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The Violet Hold-or the Lavender Scare

Updated: Jun 16, 2023

With its enigmatic color- (is it violet or is it grey?) and subtle layers of flavor, the Violet Hold

(or Scare) is as mysterious as a bauhaus double exposure. A strong cocktail masquerading as a demure one, it's the perfect pairing for the posts Queer bauhaus:Hiding in Plain Sight and Ladies' Choice. The unusual combination of smokey and sweet create a delicious and thoroughly modern cocktail that defies categorization.

This cocktail is doubly appropriate during Pride month, when we remember the "Lavender Scare". During the 1950's the US government persecuted and discriminated against its gay and lesbian employees, claiming they were security risks. In addition to mass firings, it encouraged rampant homophobia, referring to it as the "homosexual menace". This behaviour legitimized and normalized the persecution of LGBTQ people in the workplace, which is still being dismantled today. The Lavender Scare, which accompanied the "Red Scare" was yet another creation brought to you by the notorious Senator Joseph McCarthy and his evil troll doll Roy Cohn.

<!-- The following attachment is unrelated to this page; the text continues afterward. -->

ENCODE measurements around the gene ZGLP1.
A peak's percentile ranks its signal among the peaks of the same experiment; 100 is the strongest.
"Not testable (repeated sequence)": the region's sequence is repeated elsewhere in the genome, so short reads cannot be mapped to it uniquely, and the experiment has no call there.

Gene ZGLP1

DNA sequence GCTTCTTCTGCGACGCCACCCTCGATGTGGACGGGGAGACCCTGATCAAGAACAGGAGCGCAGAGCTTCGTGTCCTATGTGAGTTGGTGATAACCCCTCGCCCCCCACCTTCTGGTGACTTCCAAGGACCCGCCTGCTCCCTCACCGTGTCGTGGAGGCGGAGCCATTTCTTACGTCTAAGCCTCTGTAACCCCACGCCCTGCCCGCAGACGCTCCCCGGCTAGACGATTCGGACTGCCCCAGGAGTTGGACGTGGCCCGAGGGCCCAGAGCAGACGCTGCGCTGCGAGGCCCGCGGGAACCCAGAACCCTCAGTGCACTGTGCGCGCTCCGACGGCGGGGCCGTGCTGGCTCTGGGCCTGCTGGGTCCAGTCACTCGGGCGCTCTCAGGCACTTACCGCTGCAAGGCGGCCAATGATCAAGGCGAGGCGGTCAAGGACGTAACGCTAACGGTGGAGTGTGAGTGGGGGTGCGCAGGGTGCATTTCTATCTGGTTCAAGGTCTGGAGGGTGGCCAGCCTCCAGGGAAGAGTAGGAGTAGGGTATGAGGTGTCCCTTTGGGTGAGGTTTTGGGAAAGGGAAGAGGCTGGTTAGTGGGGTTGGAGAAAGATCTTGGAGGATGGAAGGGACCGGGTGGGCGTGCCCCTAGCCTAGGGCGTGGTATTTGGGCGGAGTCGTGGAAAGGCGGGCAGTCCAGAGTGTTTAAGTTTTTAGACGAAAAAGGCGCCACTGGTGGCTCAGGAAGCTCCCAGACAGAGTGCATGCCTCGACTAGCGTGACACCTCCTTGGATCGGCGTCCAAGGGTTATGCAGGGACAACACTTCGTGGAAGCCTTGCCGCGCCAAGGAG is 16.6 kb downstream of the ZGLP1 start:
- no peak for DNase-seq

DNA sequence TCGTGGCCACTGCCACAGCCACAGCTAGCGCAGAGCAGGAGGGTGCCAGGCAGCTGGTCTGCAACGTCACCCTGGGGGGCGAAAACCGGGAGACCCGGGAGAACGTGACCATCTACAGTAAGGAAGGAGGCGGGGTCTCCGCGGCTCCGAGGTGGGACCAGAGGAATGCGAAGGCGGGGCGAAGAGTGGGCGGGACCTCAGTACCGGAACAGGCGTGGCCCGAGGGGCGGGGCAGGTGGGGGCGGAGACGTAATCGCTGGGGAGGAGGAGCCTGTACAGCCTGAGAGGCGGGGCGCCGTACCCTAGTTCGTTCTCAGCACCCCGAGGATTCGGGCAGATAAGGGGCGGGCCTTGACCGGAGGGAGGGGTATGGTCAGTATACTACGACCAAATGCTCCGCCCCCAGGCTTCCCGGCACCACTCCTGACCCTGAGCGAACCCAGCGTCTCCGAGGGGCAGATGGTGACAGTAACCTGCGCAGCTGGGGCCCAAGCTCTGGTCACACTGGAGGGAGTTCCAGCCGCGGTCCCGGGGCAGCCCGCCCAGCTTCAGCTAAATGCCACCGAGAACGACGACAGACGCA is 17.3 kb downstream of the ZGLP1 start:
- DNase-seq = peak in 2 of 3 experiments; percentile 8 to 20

You can find the post on LGBTQ history at the bauhaus, which inspired this cocktail here

The Violet Hold

2.5 oz. of tequila

.5 oz. of Mezcal

.75 oz. lemon juice .75 oz. of Creme de Violette

This drink can be served up in a coupe or over the rocks in an old fashioned glass. Mix the tequila, lemon juice and Creme de Violette in a shaker with ice and shake vigorously. Either pour into a chilled coupe or an old fashioned glass and top it with the Mezcal. (I love a smokey float.) Garnish with either a lemon twist or a spring of fresh thyme or sage to compliment the smokey flavors.

Curious about Creme de Violette? You've come to the right place.

Creme de Violette is in fact made of crushed violets. It has a subtle and unusual flavor. If you've ever tasted candied violets, it tastes just like them, but in liquid form. In addition to being sweet and floral, there is a subtle chalky undertone. According to Ted Haigh ( Dr. Cocktail) author of Vintage Spirits and Forgotten Cocktails, Creme de Violette was a Victorian era liquor, which has only recently been revived, thanks, in no small part, to people like him. Haus Alpens, which produced spirits manufactured from Alpine flowers is the brand we've selected for this cocktail.

©The Modernists' Guide to Cocktails


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